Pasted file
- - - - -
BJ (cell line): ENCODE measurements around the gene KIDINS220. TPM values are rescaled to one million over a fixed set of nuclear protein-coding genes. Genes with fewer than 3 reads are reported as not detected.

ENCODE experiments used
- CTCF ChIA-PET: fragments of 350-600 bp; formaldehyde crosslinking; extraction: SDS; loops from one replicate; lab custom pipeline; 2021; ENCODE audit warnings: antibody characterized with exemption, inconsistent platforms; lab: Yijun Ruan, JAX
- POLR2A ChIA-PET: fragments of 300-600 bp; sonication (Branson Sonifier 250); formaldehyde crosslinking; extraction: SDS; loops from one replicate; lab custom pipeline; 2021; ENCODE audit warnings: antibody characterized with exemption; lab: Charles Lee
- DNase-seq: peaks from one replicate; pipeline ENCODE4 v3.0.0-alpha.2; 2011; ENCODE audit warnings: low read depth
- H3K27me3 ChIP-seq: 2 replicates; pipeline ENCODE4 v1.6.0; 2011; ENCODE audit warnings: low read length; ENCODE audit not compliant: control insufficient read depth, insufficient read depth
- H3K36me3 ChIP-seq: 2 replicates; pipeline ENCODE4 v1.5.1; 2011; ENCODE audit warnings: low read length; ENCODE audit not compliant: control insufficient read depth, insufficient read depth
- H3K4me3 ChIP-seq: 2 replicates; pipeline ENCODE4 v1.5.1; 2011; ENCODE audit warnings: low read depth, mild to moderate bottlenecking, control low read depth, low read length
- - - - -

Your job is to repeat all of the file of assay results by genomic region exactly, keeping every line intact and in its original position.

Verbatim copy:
BJ (cell line): ENCODE measurements around the gene KIDINS220. TPM values are rescaled to one million over a fixed set of nuclear protein-coding genes. Genes with fewer than 3 reads are reported as not detected.

ENCODE experiments used
- CTCF ChIA-PET: fragments of 350-600 bp; formaldehyde crosslinking; extraction: SDS; loops from one replicate; lab custom pipeline; 2021; ENCODE audit warnings: antibody characterized with exemption, inconsistent platforms; lab: Yijun Ruan, JAX
- POLR2A ChIA-PET: fragments of 300-600 bp; sonication (Branson Sonifier 250); formaldehyde crosslinking; extraction: SDS; loops from one replicate; lab custom pipeline; 2021; ENCODE audit warnings: antibody characterized with exemption; lab: Charles Lee
- DNase-seq: peaks from one replicate; pipeline ENCODE4 v3.0.0-alpha.2; 2011; ENCODE audit warnings: low read depth
- H3K27me3 ChIP-seq: 2 replicates; pipeline ENCODE4 v1.6.0; 2011; ENCODE audit warnings: low read length; ENCODE audit not compliant: control insufficient read depth, insufficient read depth
- H3K36me3 ChIP-seq: 2 replicates; pipeline ENCODE4 v1.5.1; 2011; ENCODE audit warnings: low read length; ENCODE audit not compliant: control insufficient read depth, insufficient read depth
- H3K4me3 ChIP-seq: 2 replicates; pipeline ENCODE4 v1.5.1; 2011; ENCODE audit warnings: low read depth, mild to moderate bottlenecking, control low read depth, low read length